The Los Angeles Times chief executive and publisher is the latest media executive under investigation for inappropriate behavior, following an extensive NPR report.

Tronc, the parent company of the Los Angeles Times, began investigating Ross Levinsohn on Thursday after NPR reported he had been named a defendant in two sexual harassment lawsuits as an executive at two different companies, Alta Vista and News Corp, before joining the Times. Levinsohn’s former colleagues and employees described him as a party-loving executive who created a fraternity-like environment, often making women feel uncomfortable.

“The portrait that repeatedly emerges is one of a frat-boy executive, catapulting ever higher, even as he creates corporate climates that alienated some of the people who worked for and with him,” wrote NPR’s media correspondent David Folkenflik. His report was based on a review of court documents, financial filings and interviews with 26 former colleagues and associates.

Tronc learned of the allegations of inappropriate behavior this week, Tronc chief executive Justin Dearborn said in a note to employees, according to the Los Angeles Times, which featured a story about the investigation prominently on its website’s home page.

“Tronc is committed to creating a culture of diversity and inclusion, and we will take appropriate action to address any behavior that is inconsistent with this culture,” Dearborn said. “We are conducting an independent review into these matters. Once that review is complete, we will take swift and appropriate action to address any behavior that falls short of our expectations.”

Levinsohn did not respond to a request for comment from the NPR reporter. But he called the news outlet’s CEO, Jarl Mohn, about the story on Wednesday, saying the allegations against him are “lies,” Folkenflik reported.

The investigation follows a number of similar recent probes into allegations of inappropriate behavior against powerful men in the media. Others accused of misconduct include top editors and executives at NPR, the New Republic, Vice Media, Billboard magazine and others. Prominent media figures have also lost their jobs amid complaints of sexual harassment or misconduct, such as the CBS and PBS anchor Charlie Rose, “Today” show host Matt Lauer, Fox News host Bill O’Reilly and political journalist Mark Halperin, an analyst for NBC News who faced accusations from his time at ABC News.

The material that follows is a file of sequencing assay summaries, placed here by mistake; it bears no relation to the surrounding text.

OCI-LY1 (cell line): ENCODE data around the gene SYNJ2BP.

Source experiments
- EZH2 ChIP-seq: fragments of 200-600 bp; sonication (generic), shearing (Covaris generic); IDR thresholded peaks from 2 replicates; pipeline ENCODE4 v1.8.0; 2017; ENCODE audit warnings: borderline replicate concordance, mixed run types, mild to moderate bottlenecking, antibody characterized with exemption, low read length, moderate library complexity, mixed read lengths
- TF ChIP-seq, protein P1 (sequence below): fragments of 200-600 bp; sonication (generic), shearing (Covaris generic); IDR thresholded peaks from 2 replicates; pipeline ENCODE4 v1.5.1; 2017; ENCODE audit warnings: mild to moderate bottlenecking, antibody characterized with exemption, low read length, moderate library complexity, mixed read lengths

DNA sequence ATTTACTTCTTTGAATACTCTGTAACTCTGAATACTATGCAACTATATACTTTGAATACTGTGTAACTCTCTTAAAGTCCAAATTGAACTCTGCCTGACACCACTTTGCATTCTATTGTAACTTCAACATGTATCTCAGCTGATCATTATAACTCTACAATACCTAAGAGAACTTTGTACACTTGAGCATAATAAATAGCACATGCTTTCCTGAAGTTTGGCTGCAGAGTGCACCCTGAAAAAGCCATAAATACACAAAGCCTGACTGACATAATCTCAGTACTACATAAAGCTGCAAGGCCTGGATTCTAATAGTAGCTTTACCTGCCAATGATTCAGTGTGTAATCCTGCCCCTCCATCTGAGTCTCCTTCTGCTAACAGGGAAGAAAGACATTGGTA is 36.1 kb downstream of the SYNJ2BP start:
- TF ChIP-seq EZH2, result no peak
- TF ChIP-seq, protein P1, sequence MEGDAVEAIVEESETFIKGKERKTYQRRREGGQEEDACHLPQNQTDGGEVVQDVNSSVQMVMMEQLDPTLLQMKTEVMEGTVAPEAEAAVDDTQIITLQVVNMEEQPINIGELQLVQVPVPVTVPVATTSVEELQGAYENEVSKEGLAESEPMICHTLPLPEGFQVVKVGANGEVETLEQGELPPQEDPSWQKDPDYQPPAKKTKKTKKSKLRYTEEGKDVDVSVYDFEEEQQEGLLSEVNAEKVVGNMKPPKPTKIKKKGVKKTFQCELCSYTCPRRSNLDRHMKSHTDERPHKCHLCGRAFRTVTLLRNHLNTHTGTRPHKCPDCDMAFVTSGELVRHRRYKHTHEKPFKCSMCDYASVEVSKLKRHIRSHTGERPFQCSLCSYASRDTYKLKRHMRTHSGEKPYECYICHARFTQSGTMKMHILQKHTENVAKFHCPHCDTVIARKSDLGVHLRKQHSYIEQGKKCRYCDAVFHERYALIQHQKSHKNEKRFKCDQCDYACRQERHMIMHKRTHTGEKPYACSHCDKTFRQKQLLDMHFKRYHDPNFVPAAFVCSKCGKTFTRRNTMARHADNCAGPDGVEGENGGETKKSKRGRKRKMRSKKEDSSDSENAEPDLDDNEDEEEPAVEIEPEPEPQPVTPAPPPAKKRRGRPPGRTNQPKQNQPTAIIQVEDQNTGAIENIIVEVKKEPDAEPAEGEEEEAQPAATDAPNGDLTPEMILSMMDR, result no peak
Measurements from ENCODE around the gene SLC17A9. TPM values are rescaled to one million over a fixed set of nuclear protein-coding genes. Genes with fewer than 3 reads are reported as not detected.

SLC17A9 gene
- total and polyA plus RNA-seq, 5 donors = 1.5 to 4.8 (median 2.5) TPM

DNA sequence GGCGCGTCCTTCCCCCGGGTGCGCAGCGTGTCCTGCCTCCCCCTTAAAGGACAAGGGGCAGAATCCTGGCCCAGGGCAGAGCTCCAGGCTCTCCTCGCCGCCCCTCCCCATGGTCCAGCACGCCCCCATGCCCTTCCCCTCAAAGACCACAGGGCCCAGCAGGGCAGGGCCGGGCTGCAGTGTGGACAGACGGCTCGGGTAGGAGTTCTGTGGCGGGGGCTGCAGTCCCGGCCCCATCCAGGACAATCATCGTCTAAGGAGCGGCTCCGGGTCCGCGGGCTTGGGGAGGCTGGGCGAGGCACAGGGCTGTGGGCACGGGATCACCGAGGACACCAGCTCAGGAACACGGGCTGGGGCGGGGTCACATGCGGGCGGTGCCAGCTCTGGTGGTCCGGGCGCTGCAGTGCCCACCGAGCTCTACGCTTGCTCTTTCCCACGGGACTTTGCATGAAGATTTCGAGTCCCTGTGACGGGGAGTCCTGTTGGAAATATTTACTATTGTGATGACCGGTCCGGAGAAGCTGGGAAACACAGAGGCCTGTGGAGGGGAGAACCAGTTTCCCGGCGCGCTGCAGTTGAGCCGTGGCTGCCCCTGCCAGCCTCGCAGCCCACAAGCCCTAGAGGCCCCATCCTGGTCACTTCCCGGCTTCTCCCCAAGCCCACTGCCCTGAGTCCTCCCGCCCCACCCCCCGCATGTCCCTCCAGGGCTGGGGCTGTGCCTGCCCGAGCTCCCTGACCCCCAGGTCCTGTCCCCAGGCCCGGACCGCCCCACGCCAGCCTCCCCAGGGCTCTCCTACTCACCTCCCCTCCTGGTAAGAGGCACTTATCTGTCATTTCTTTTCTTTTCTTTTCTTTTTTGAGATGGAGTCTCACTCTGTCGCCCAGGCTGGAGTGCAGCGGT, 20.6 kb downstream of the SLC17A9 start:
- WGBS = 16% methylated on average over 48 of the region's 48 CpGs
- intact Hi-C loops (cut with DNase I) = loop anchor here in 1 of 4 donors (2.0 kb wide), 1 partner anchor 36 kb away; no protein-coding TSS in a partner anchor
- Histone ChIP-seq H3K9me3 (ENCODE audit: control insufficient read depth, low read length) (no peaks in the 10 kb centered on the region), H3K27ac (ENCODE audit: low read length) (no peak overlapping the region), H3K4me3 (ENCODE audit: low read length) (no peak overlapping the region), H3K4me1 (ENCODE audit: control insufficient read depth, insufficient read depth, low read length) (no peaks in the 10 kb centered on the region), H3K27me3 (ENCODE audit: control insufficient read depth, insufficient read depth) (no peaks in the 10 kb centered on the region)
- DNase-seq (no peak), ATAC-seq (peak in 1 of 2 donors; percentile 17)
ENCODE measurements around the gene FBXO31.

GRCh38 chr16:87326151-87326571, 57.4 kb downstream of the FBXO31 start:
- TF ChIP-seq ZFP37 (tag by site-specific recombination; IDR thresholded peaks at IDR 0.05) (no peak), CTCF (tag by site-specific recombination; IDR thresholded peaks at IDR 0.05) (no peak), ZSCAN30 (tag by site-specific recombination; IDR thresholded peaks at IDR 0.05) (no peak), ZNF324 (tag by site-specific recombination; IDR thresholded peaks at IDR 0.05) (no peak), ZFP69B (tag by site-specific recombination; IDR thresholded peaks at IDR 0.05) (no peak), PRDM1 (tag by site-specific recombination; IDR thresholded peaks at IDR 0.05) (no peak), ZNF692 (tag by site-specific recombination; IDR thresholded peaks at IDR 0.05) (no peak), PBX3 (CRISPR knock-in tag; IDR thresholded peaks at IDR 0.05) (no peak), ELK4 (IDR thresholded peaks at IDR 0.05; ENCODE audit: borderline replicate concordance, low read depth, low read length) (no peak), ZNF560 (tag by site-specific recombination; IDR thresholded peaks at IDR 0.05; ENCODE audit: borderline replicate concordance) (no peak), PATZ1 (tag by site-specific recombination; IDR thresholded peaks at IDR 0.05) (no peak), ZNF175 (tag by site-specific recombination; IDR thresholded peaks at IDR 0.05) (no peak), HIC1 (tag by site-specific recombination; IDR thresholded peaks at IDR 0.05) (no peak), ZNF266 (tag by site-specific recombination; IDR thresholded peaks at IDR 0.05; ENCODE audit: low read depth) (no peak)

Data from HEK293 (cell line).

Earlier this month, The Washington Post suspended veteran reporter Joel Achenbach for 90 days without pay for what it called “inappropriate workplace conduct” involving current and former female colleagues.

The Los Angeles Times has reported extensively on sexual misconduct scandals involving several prominent media and entertainment figures, including James Toback and James Franco. Levinsohn’s alleged behavior, Folkenflik wrote in NPR, “raises questions about how effectively he can lead the paper as it covers the #MeToo movement and such widespread harassment revelations.”

Levinsohn, who was named publisher and CEO of the Los Angeles Times in August, previously held executive roles at Yahoo, News Corp. and the early search engine Alta Vista.

As an executive at Alta Vista in 2001, according to the NPR report, Levinsohn was sued alongside other defendants in a sexual harassment and sexual discrimination case. Levinsohn testified under oath that he had assessed the “hotness” and bodies of female subordinates. He also admitted to discussing whether a female subordinate was working as a stripper on the side.